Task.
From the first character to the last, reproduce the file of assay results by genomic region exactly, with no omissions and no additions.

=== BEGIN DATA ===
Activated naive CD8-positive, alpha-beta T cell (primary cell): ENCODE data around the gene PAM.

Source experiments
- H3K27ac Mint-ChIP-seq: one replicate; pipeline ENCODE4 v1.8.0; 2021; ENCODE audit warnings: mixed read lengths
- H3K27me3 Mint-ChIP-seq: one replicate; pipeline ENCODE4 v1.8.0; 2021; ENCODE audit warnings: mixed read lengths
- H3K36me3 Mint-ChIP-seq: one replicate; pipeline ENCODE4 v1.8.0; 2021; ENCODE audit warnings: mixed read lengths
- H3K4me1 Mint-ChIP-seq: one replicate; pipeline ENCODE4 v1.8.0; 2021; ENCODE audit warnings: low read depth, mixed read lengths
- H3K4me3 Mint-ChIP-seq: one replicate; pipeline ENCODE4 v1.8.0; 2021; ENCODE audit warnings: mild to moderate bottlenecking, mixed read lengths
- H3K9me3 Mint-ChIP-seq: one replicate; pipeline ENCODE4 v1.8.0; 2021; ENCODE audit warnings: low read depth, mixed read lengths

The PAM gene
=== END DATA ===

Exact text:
Activated naive CD8-positive, alpha-beta T cell (primary cell): ENCODE data around the gene PAM.

Source experiments
- H3K27ac Mint-ChIP-seq: one replicate; pipeline ENCODE4 v1.8.0; 2021; ENCODE audit warnings: mixed read lengths
- H3K27me3 Mint-ChIP-seq: one replicate; pipeline ENCODE4 v1.8.0; 2021; ENCODE audit warnings: mixed read lengths
- H3K36me3 Mint-ChIP-seq: one replicate; pipeline ENCODE4 v1.8.0; 2021; ENCODE audit warnings: mixed read lengths
- H3K4me1 Mint-ChIP-seq: one replicate; pipeline ENCODE4 v1.8.0; 2021; ENCODE audit warnings: low read depth, mixed read lengths
- H3K4me3 Mint-ChIP-seq: one replicate; pipeline ENCODE4 v1.8.0; 2021; ENCODE audit warnings: mild to moderate bottlenecking, mixed read lengths
- H3K9me3 Mint-ChIP-seq: one replicate; pipeline ENCODE4 v1.8.0; 2021; ENCODE audit warnings: low read depth, mixed read lengths

The PAM gene